The council and police have stressed they are pro-actively trying to rid Blackpool of its drug dealers, and Gwen King, chairman of the Queens Park Residents Association, said issues on the estate had greatly improved in recent years.
She added: “Drugs are endemic up and down the country.
“It’s not just the user it affects, it affects everyone around them.”
Terry Bennett, chairman of the Grange Park Community Partnership, said: “I’m very concerned about the problems we’re having. Although it is not as a bad as it used to be it’s a long way off being cured. A lot of other crime on the estate is linked to drug use.”
Cannabis farms have sprung up in disused hotels and houses across Blackpool.
Officers from the North West Regional Organised Crime Unit (Titan), alongside the regional police forces have launched a special operation to crack down on cannabis cultivation across the region.
It came off the back of Nimrod, Lancashire Police’s ongoing operation which targets street level dealers. It has put drug peddlers behind bars for more than 350 years since being launched in April 2002.
It has seen routine raids across Blackpool, while resort’s neighbourhood policing team increased patrols to tackle dealers who are coming into town to sell their deadly goods.
And Coun Eddie Collett, Blackpool Council’s cabinet member for crime and community safety, said: “There’s no escaping there are drugs in some of our local communities.
“We won’t stop drugs in Blackpool simply by arresting people – we need to think smarter in order to stop them before they get into people’s pockets.
“That work is happening now, as we, along with the police, have recently purchased a thermal imaging camera, which allows us to spot the drugs farms that people are growing in their own homes and carry out the necessary action to close them down.”
To report a drug dealer in your community call Crimestoppers on 0800 555111.
THE WIDE VARIETY OF SUBSTANCES SEIZED IN BLACKPOOL IN JUST ONE YEAR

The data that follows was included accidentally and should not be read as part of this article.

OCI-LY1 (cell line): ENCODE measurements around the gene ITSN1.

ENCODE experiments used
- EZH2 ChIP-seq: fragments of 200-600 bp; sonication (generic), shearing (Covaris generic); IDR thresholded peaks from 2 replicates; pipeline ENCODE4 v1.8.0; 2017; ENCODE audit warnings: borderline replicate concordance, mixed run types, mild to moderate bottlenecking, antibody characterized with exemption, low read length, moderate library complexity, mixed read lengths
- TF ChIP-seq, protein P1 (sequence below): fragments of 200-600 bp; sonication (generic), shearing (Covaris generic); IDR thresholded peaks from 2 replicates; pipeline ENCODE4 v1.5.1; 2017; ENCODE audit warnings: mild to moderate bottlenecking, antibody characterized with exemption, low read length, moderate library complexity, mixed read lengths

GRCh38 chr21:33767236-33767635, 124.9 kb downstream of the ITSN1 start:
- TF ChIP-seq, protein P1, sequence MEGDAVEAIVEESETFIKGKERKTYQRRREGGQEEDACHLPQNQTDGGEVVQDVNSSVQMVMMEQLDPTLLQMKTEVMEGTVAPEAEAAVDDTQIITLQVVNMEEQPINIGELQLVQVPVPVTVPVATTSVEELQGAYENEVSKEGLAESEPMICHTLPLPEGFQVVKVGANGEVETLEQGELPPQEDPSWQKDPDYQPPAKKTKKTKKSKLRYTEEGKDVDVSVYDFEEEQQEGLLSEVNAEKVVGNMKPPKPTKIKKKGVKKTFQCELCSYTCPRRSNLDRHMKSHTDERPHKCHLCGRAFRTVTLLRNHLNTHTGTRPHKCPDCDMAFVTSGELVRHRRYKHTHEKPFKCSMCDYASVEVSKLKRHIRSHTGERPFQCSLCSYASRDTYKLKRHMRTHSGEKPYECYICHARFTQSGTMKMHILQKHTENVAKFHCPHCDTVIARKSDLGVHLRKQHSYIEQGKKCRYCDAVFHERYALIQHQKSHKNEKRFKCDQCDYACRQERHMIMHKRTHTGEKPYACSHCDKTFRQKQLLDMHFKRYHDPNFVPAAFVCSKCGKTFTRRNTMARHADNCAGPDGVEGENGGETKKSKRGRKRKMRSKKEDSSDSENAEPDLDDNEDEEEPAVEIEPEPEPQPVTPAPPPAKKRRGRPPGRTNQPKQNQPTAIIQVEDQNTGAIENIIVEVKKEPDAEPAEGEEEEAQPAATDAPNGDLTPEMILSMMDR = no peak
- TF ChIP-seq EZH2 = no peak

Cannabis - 544 seizures
Heroin - 66 seizures
Amphetamine - 51 seizures
Cocaine/crack cocaine - 149 seizures
Ecstasy/MDMA - 22 seizures
Other/unidentified (including methadone and diazepam) - 264 seizures
TOP 10 DANGEROUS DRUGS IN UK
Heroin – Popular street names include smack, skag, and junk. Street price is £10 to £20 per bag, 300,000 UK users and kills 700 UK people a year.
Cocaine – Often referred to as snow, flake, coke, and blow. Street price is £30-60/g powder. 780,000 UK users. 214 UK deaths a year.
Barbiturates – Popular slang names include yellow jackets, reds and Amy’s. Street price is £1 to £2 per tablet and they kill 20 a year in the UK.
Street Methadone – Street price is £10 per 100ml. 33,000 illegal UK users and 295 a year die.
Alcohol – Street price starts at £1. Responsible for 40,000 deaths each year.
Ketamine – A powerful hallucinogen, known as Special K. Ranging from £15 per 40g. 100,000 users and on average one death a year in the UK.
Benzodiazepines – A family of sedative drugs. The 100,000 UK users pay about £1 for 4 x 5mg capsules and 406 people in the UK die each year.
Amphetamines – Known as billy or speed. Street price from £8 to £12 per wrap. 430,000 UK users and 35 UK deaths a year.
Tobacco – 10m UK users – 114,000 deaths a year.
Buprenorphine - Also called bupe or subbies. Street price is £2 for 4 x 8mg capsules. There are about two UK deaths a year.
Source: The Lancet